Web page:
On November 8, the U.S. District Court for the District of Massachusetts granted in part and denied in part a credit union’s motion to dismiss a putative class action challenging the institution’s overdraft practices. As summarized in the order, the plaintiff alleged the credit union improperly charged overdraft fees when the “available balance” of her account, which was calculated by deducting pending debits and deposit holds, was insufficient to cover a transaction, even though the “actual” or ledger balance would have covered the transaction. The plaintiff brought multiple claims against the credit union, including breach of contract and Electronic Funds Transfers Act (EFTA) claims.
The credit union moved to dismiss arguing, in part, that the relevant account agreements referenced the “available balance” method for overdraft purposes and that the term is a “well-known bank term that has long been understood to mean the money in an account minus holds placed on funds to account for uncollected deposits and for pending debit transaction.”
The court disagreed, concluding that “available balance” is not a defined term, is ambiguous, and therefore its meaning presents a factual dispute that cannot be resolved on a motion to dismiss. The court allowed, however, the EFTA claim to proceed only for violations that occurred within one year of the complaint filing.
On November 1, the Arizona Attorney General announced the approval of two more participants in the state’s fintech sandbox program. The first company, which is based in New York, will test a savings and credit product, enabling Arizona consumers to obtain a small line of credit aimed at providing overdraft protection. If a consumer agrees to a repayment plan recommended by the company’s proprietary technology, the APR may be as low at 12 percent; if a consumer adopts a different repayment plan, the line of credit will have a standard APR of 15.99 percent. The company intends to report transactions under the payment plan to national credit bureaus to enable the building of credit histories. The second company, an Arizona-based non-profit, will test a lending product using proprietary blockchain technology, which has an APR cap of 20 percent.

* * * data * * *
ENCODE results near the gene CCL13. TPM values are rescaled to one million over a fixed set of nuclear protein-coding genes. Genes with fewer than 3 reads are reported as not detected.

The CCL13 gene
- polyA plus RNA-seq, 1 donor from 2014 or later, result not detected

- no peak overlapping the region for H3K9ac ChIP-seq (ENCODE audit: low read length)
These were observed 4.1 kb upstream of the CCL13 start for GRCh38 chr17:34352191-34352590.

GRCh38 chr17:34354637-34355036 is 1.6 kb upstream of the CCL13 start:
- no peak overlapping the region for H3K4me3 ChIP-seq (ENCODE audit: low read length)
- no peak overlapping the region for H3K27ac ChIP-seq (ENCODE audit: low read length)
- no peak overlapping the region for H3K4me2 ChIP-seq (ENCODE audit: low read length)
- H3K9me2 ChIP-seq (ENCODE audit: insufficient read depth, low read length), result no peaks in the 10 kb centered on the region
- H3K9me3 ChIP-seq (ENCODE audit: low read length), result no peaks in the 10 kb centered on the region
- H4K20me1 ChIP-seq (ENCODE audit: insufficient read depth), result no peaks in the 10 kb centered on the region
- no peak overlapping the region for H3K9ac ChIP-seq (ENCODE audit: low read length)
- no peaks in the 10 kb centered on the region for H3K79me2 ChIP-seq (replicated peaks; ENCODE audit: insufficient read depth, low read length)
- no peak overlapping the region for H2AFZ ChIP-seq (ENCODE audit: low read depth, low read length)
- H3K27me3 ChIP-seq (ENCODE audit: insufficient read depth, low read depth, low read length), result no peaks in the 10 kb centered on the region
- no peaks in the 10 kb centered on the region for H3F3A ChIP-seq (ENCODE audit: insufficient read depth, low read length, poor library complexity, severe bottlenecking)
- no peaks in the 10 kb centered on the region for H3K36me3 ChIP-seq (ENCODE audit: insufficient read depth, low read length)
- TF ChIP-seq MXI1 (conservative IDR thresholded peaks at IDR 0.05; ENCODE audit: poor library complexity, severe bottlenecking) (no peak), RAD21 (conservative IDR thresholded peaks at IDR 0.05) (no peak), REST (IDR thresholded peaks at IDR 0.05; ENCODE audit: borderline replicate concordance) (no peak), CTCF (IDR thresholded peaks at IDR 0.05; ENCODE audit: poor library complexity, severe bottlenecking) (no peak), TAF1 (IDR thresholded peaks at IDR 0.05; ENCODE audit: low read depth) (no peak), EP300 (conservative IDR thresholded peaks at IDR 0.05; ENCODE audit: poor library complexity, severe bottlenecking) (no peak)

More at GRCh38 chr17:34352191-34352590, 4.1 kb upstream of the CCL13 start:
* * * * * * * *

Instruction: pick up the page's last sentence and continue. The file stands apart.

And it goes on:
As previously covered by InfoBytes, the Arizona governor signed legislation in March creating the first state sandbox program for companies to test innovative financial products or services without certain regulatory requirements. In October, the Attorney General announced the first sandbox participant, a mobile platform company (InfoBytes coverage available here).
Court approves final class action settlement; previously ruled that extended overdrawn balance charge fees are “interest” under National Bank Act
On August 31, the U.S. District Court for the Southern District of California granted final approval to a class action settlement, resolving a suit alleging that a national bank’s overdraft fees exceeded the maximum interest rate permitted by the National Bank Act (NBA). According to the order, the settlement ends a putative class action concerning the bank’s practice of charging a $35 “extended overdrawn balance charge” fee (EOBCs) on deposit accounts that remained overdrawn for more than five days when funds were advanced to honor an overdrawn check. Class members argued that the fee amounted to interest and—when taken into account as a percentage of an account holder’s negative balance—exceeded the NBA’s allowable interest rate. The bank countered, stating that “EOBCs were not ‘interest’ and therefore cannot trigger the NBA.” A 2016 order denying the bank’s motion to dismiss, which departed from several other district courts on this issue, found that “covering an overdraft check is an ‘extension of credit’” and therefore overdraft fees can be considered interest under the NBA. The bank appealed the decision to the 9th Circuit in April 2017, but reached a settlement last October with class members.
Under the terms of the approved settlement, the bank will refrain from charging extended overdraft fees for five years—retroactive to December 31, 2017—unless the U.S. Supreme Court “expressly holds that EOBCs or their equivalent do not constitute interest under the NBA.” The bank also will provide $37.5 million in relief to certain class members who paid at least one EOBC and were not provided a refund or a charge-off, and will provide at least $29.1 million in debt reduction for class members whose overdrawn accounts were closed by the bank while they still had an outstanding balance as a result of one or more EOBCs applied during the class period. The bank also will pay attorneys’ fees.